In another case involving a company’s qualified plan, the IRS imposed CAP monetary sanctions in the amount of $9 million. The CAP sanction was imposed even though the principal issue raised by IRS was the company’s failure to obtain spousal consent from only 1% to 2% of plan participants.

In another case, a 401(k) plan failed to pass the ADP nondiscrimination test for two consecutive years. In order to avoid this problem in the future, the plan was amended to eliminate coverage of highly compensated employees ("HCEs"). In spite of the plan amendment making HCEs ineligible, HCEs were allowed to make salary deferrals. Subsequent to an IRS audit identifying this operational failure, the employer plan sponsor "agreed" to correct the operational defect by making an additional contribution of over $400,000 to the plan on behalf of non-highly compensated employees plus payment to the IRS of a substantial amount of CAP monetary sanctions.

IRS Relief From CAP Monetary Sanctions

Fortunately, the IRS has provided relief from these draconian monetary sanctions. On January 24, 2000, the IRS released Revenue Procedure 2000-16 which updates and consolidates the comprehensive system of correction programs for sponsors of retirement plans (i.e., employers or trustees in the case of multiemployer plans) that are intended to satisfy the requirements of Sections 401(a), 403(a) or 403(b) of the Internal Revenue Code ("Code"), but that have not met those requirements for a period of time. This system, the Employee Plans Compliance Resolutions System ("EPCRS"), permits plan sponsors to correct failures under Code §§401(a), 403(a) or 403(b) and thereby continue to provide their employees with retirement benefits on a tax-favored basis.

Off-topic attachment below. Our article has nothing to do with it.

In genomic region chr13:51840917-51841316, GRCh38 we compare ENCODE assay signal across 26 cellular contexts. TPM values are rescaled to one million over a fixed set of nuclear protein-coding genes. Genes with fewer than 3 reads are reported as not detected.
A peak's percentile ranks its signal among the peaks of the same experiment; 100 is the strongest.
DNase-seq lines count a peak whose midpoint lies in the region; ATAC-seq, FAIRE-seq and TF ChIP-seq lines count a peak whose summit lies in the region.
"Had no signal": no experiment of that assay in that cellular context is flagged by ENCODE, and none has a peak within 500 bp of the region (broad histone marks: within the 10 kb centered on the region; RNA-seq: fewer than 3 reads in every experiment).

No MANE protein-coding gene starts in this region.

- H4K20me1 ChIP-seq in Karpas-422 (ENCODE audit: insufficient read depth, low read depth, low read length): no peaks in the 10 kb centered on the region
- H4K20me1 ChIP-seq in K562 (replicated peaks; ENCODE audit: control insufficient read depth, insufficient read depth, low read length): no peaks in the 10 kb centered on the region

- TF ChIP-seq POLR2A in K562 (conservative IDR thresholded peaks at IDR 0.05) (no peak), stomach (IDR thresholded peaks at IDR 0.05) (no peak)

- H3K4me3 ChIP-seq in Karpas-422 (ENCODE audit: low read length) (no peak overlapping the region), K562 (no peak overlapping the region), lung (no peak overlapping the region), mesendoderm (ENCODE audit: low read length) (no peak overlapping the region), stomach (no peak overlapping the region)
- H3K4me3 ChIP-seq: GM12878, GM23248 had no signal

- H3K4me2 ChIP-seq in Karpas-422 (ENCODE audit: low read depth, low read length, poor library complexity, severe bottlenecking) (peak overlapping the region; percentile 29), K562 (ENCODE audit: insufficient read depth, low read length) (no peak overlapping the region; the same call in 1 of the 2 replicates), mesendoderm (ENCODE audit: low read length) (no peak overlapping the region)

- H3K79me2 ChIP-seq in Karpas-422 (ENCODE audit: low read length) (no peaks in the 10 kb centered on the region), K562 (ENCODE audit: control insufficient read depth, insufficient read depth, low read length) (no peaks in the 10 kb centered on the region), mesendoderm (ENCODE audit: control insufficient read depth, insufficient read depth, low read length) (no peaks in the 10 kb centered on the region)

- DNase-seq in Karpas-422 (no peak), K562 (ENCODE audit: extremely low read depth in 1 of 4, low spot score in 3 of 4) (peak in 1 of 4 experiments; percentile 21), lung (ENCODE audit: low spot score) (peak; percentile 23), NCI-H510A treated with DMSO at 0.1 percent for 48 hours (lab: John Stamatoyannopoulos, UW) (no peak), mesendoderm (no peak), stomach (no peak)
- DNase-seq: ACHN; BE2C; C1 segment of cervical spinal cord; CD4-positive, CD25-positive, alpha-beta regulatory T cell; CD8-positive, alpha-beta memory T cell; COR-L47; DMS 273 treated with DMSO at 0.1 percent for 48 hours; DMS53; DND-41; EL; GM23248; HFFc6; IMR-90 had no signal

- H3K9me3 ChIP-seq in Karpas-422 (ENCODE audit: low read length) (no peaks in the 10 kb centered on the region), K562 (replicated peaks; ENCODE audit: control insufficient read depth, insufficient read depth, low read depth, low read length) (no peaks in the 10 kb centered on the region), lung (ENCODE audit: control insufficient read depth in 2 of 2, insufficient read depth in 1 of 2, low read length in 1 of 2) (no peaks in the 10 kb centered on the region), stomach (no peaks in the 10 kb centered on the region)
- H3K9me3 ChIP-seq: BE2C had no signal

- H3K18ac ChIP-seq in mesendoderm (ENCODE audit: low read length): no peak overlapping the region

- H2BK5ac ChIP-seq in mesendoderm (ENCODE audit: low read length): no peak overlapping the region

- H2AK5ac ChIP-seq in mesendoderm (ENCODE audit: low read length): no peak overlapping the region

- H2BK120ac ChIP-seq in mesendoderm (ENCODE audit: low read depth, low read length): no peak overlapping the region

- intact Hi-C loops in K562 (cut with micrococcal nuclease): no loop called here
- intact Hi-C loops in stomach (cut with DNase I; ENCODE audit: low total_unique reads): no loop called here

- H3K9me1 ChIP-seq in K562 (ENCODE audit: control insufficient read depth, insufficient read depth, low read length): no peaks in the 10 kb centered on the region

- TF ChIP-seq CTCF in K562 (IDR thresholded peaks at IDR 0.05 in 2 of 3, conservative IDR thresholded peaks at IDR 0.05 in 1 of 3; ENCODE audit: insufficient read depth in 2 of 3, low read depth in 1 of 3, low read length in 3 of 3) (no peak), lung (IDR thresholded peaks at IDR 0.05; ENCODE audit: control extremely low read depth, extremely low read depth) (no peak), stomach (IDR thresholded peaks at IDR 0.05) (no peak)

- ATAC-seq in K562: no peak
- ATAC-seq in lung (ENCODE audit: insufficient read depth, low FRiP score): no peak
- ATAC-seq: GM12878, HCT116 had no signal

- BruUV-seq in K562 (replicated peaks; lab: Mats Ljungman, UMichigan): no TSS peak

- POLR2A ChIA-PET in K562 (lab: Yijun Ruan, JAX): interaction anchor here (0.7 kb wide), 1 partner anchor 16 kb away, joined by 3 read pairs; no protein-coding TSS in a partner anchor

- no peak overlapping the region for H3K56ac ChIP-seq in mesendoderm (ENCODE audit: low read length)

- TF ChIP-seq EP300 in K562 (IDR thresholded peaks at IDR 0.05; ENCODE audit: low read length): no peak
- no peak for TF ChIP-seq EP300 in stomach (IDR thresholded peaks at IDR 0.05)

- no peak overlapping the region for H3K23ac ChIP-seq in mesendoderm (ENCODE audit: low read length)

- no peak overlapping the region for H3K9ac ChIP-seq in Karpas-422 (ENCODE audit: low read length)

The components of EPCRS are the Administrative Policy Regarding Self-Correction (APRSC"), the Voluntary Compliance Resolution ("VCR") program, the Walk-in Closing Agreement Program ("Walk-in Cap"), the Audit Closing Agreement Program ("Audit CAP") and the Tax Sheltered Annuity Voluntary Correction ("TVC") program.

Revenue Procedure 2000-16 contains a self correction program, APRSC, which allows plan sponsors to identify violations in plan operation and correct the failures without any involvement of the IRS and without the payment of any CAP monetary sanctions provided that corrections are made prior to an IRS audit and within two years following the year in which the failure occurred.

APRSC is only available to correct operational failures and not plan document errors. In this regard, it is important to note that the IRS emphasizes that failure to follow the terms of the plan is an operational violation even if the operation of the plan would otherwise satisfy the Code’s requirements. APRSC is not available to correct violations that can be corrected only by plan amendment (e.g., failure to timely amend the plan), exclusive benefit failures relating to the misuse or diversion of plan assets, failures relating to plans which do not have a current IRS determination letter, and violations relating to any plan under IRS examination or plans which have been notified of an IRS examination.